Opening August 14, 1992, Stay Tuned only managed sixth place at the box office with $3.5 million, not even enough to beat 3 Ninjas in its second week of release. Sputtering out at only a $10.7 million take, the $25 million production was a box office bomb. It did receive some positive reviews, such as Rita Kempley of the Washington Post saying it was, “wonderfully silly,” and called it a “zippy action spoof.” But Stephen Holden of The New York Times wrote the film had “no feel for genre and no genuine wit,” and Time Out blasted it calling it “pointless ‘satire’ with the emotional depth of a 30-second soap commercial.”

Variety gave kudos to Chuck Jones and his animated segment, writing, “the six-minute cartoon interlude by the masterful Chuck Jones, with Ritter and Dawber portrayed as mice menaced by a robot cat…has a grace and depth sorely lacking in the rest of the movie.” As a small consolation, Stay Tuned did enjoy modest success at the video store, further proof that Ritter and Dawber were still adored on the small screen in living rooms across America.

A common complaint from modern day viewers is that Stay Tuned is “dated,” an unfair criticism of any film or work in general.

Of course something made thirty years ago will visually resemble that time more so than today’s, something that shouldn’t be held against the film. The one blatant exception would be the film’s ill advised musical/dance sequence, a sure sign of the times, featuring Salt-N-Pepa alongside Ritter dressed in a Prince-like get up. Much like Digital Underground appearing in 1991’s Nothing But Trouble, the sequence falls flat as an obvious stunt, shoehorned in to exploit a popular musical act to help push the film to a wider audience (it failed in both instances).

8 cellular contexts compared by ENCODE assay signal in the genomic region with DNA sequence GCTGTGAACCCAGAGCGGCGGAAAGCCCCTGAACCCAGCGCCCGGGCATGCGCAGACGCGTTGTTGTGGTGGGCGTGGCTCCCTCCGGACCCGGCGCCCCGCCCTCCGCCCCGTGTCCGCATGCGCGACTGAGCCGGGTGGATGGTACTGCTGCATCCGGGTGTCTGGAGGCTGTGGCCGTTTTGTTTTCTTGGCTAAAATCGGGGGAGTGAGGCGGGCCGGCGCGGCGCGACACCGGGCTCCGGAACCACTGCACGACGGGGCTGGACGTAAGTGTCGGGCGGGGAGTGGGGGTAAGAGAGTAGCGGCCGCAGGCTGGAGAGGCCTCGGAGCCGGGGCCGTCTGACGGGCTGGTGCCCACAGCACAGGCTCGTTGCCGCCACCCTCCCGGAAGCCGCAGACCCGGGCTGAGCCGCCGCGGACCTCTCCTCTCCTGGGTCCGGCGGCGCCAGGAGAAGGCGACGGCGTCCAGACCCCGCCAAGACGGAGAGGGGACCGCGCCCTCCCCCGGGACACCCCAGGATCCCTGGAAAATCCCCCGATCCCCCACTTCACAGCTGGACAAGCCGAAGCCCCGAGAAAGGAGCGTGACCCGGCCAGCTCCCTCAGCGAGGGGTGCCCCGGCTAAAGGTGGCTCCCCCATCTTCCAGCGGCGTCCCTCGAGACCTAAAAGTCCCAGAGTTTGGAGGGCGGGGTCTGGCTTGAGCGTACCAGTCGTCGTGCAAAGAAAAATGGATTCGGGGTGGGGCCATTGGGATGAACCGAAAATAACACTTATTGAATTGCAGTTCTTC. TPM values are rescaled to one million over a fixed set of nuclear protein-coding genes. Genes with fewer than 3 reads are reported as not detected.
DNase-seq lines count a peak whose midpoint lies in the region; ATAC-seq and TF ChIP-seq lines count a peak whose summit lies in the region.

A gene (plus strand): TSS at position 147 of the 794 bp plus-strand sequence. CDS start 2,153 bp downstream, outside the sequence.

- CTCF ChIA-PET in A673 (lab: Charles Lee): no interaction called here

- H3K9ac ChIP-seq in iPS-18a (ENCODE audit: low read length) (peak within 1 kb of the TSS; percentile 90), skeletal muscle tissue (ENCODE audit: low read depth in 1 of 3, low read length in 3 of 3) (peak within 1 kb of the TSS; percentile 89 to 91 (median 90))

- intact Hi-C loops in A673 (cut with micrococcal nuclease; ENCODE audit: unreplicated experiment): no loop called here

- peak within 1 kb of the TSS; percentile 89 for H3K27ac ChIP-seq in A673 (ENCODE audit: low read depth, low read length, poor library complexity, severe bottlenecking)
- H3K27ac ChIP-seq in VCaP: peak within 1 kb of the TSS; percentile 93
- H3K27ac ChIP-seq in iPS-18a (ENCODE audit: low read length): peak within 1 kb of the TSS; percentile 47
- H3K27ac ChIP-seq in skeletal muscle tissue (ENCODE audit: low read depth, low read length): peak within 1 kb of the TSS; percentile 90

But overall, in the era of “binging” endless TV shows on dozens of streaming networks, is the idea of Stay Tuned really out of date? Hardly. While the content within the spoofed TV shows would unquestionably be different, there’s a strong argument to be made that Stay Tuned is more relevant now than ever.

In fact, during the writing of this article, AMC Studios announced the development of a Stay Tuned television series based on the 1992 film that will be executive produced by Morgan Creek Entertainment.

You know what they say, the more things change…

Stay Tuned is ultimately a simple, fun, popcorn entertainment that doubles as an early 1990’s time capsule and a loving tribute to the wonderful John Ritter.

Ritter was not only a TV icon but a damn good actor and an even better human being. It’s evident in his performance that Ritter had a lot of fun making this movie and playing Roy Knable, and watching him here is a comforting way to revisit the late, great actor and funnyman.

Still, as enjoyable as Stay Tuned turned out to be, in that wacky, check-your-brain-at-the-door kind of way, it’s impossible not to wonder what a collaboration between Ritter and Tim Burton in the prime of his career would have been like.